Advertising Success Stories

      Cabinetmakers describe advertising strategies that have worked for them. May 22, 2007

Question
I've got a small 2 man shop in rural Atlantic Canada. After advertising in the newspaper, yellow pages, and radio over the past years, I've just bought a new cargo and put graphics on it. What do you find works the best for small businesses in rural areas? Cash guys are rampant in the area, and with the cost of doing business legally, it's hard to get ahead of them.

Forum Responses
(Business and Management Forum)
From contributor T:
I agree that the big boys play hardball, but you must also think about the following. I run a 1.5 man shop (1200sqft) that does about 250k per year. I have very few expenses due to a rental property on my land which basically covers all my expenses. The way I advertise? Big! When people look at a small ad, they see a small, unprofessional business. But a large ad shows them that you are serious about your business. I have had great results from advertising in magazines.

Over the years I have found the cabinetmakers/finishers focus too much on overhead (tools, machines, shops that are too large for what they need). Granted, all these things are important, but you can have the most beautiful shop with the latest equipment. If you don't have any money left for advertising, you're going to go broke! I personally spend about 10k -15k a year and that is in half page ads and brochures. You might also want to try contacting your community paper and asking them if they offer a package. My community paper offers a full page feature on your business if you advertise for 6 consecutive months. There are also plenty of great books on advertising.



From contributor R:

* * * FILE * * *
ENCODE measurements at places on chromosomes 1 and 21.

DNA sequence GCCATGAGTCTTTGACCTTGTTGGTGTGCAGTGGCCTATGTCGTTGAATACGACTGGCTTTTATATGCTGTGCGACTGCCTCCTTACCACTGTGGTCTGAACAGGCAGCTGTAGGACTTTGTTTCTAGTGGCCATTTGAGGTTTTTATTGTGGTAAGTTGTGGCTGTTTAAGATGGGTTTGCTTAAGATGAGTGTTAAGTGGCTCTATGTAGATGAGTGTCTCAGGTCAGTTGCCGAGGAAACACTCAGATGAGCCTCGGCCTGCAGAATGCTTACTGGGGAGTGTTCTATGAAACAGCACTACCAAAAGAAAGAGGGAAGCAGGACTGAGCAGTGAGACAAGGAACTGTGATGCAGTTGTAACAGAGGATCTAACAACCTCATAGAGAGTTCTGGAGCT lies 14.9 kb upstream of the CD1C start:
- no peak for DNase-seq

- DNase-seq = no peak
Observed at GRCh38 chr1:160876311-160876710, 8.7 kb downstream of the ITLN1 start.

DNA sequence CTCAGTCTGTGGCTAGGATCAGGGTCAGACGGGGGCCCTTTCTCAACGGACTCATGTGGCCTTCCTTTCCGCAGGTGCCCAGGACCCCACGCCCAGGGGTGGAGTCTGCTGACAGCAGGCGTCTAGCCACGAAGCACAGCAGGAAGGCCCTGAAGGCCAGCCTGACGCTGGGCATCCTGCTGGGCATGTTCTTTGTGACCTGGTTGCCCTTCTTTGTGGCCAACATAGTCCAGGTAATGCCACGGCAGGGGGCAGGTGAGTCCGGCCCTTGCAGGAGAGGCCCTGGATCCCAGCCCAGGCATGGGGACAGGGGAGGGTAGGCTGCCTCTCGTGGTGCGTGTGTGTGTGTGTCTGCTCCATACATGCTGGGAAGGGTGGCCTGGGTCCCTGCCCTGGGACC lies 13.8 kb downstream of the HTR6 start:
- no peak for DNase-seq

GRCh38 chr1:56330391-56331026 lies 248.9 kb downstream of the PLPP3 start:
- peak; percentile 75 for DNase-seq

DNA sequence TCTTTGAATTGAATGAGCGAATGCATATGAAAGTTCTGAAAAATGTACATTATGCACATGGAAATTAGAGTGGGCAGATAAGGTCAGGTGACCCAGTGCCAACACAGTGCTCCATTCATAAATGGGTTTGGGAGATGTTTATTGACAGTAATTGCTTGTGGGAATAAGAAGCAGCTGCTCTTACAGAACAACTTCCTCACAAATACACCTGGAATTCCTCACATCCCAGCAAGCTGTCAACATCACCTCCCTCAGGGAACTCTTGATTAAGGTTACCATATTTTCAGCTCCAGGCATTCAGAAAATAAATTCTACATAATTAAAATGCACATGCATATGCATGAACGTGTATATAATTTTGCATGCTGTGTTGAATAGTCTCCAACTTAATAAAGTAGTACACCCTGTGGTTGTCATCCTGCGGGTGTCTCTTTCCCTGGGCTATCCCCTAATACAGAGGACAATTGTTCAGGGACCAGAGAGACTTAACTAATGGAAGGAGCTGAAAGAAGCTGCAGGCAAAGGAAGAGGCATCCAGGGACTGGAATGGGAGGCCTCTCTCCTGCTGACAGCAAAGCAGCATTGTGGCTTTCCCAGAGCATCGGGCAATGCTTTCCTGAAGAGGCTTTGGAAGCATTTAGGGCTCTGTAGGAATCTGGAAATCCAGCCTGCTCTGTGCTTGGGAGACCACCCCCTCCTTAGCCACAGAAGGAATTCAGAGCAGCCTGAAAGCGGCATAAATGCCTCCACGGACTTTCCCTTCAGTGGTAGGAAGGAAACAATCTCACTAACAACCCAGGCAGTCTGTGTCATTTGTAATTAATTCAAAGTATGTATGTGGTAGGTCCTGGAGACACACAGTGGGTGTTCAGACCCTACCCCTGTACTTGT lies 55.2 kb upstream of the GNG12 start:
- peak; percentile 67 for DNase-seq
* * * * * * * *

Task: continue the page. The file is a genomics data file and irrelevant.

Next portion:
I have found I get by far the biggest bang for the buck from my subscription to a construction data publication in my area that gives me a list of everyone that has taken out a building permit once a week. It costs next to nothing - approximately $350.00 per year plus the mailouts that I pick and choose to send. It yields very good results for our 3 man shop. I am on Vancouver Island, Canada. We do mainly high-end residential.


From contributor T:
Referrals have been, by far, the best for us, but it takes a few years to get there. We've tried them all over the years. TV has been the best, radio second, and newspaper very last. The newspaper could have been used for TP with the same result. We'll see if WW has a sense of humor.


From contributor I:
Sorry, can't comment on rural areas, but interior designers are always my best. When doing custom work, the customer really has to be sold on your shop first, the job second. When you have another professional tell the customer that you are very good and they agree to meet with you, the job is 75% yours. All you have to do then is sell the job. Local furniture stores are also a good place to get references for custom work. Agree with them about a referral fee since they are trying to sell as well.

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